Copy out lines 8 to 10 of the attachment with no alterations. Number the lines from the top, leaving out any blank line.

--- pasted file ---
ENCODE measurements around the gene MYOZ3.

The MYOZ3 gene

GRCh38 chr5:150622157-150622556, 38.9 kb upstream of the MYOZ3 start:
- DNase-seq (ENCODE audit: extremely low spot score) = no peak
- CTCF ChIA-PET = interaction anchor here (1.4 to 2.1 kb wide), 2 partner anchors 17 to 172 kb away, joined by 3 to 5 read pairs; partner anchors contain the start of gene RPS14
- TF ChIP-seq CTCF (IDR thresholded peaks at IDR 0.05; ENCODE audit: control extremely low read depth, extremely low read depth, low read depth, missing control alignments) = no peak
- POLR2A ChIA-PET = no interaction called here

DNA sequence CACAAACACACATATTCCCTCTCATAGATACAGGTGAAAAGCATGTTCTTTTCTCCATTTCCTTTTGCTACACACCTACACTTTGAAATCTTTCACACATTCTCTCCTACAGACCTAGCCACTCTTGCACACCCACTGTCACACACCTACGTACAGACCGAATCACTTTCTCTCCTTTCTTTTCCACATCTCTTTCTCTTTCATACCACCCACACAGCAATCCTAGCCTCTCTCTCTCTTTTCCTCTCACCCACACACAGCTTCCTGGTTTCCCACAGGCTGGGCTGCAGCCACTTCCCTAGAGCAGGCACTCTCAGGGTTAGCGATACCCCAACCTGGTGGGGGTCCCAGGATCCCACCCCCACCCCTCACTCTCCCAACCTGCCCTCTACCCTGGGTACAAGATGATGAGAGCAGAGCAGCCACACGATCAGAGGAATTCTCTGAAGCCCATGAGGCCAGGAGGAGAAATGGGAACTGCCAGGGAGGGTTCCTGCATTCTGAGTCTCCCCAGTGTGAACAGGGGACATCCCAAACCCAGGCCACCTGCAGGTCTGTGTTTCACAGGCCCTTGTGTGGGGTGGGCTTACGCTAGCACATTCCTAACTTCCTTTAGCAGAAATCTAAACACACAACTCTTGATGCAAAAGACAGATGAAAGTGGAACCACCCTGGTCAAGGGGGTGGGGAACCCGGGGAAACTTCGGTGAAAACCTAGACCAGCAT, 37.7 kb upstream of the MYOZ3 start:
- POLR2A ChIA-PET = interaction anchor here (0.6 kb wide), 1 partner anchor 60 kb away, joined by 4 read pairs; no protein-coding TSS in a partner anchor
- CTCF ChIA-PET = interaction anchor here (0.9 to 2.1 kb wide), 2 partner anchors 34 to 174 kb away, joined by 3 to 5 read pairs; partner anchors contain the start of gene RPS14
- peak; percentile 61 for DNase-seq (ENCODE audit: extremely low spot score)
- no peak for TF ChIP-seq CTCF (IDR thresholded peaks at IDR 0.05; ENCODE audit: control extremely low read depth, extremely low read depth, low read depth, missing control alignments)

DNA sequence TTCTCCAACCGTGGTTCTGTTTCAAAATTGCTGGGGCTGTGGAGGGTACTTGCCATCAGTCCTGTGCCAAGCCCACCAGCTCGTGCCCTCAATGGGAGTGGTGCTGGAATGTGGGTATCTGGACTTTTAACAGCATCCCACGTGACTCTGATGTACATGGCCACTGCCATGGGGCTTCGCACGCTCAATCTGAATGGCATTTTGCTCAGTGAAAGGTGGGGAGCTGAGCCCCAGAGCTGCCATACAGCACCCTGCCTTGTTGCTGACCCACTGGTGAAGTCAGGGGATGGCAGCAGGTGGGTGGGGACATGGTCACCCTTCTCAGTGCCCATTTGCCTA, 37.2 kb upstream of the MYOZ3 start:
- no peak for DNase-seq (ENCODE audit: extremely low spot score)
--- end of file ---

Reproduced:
DNA sequence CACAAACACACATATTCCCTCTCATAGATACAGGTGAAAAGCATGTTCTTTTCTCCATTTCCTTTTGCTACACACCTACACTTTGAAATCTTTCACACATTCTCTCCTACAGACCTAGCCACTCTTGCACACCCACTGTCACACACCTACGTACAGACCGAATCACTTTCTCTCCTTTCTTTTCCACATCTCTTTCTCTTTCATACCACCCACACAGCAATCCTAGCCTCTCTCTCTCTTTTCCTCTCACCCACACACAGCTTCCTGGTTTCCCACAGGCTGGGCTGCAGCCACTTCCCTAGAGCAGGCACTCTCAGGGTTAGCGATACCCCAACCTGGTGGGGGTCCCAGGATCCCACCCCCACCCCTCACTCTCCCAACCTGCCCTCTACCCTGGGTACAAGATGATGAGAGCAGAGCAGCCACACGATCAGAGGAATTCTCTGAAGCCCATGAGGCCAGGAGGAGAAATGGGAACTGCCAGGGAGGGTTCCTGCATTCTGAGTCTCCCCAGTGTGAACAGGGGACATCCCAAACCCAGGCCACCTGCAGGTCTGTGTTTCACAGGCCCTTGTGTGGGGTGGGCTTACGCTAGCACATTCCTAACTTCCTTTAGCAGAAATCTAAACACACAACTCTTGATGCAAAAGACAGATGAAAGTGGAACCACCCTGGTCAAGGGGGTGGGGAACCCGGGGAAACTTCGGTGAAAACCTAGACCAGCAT, 37.7 kb upstream of the MYOZ3 start:
- POLR2A ChIA-PET = interaction anchor here (0.6 kb wide), 1 partner anchor 60 kb away, joined by 4 read pairs; no protein-coding TSS in a partner anchor
- CTCF ChIA-PET = interaction anchor here (0.9 to 2.1 kb wide), 2 partner anchors 34 to 174 kb away, joined by 3 to 5 read pairs; partner anchors contain the start of gene RPS14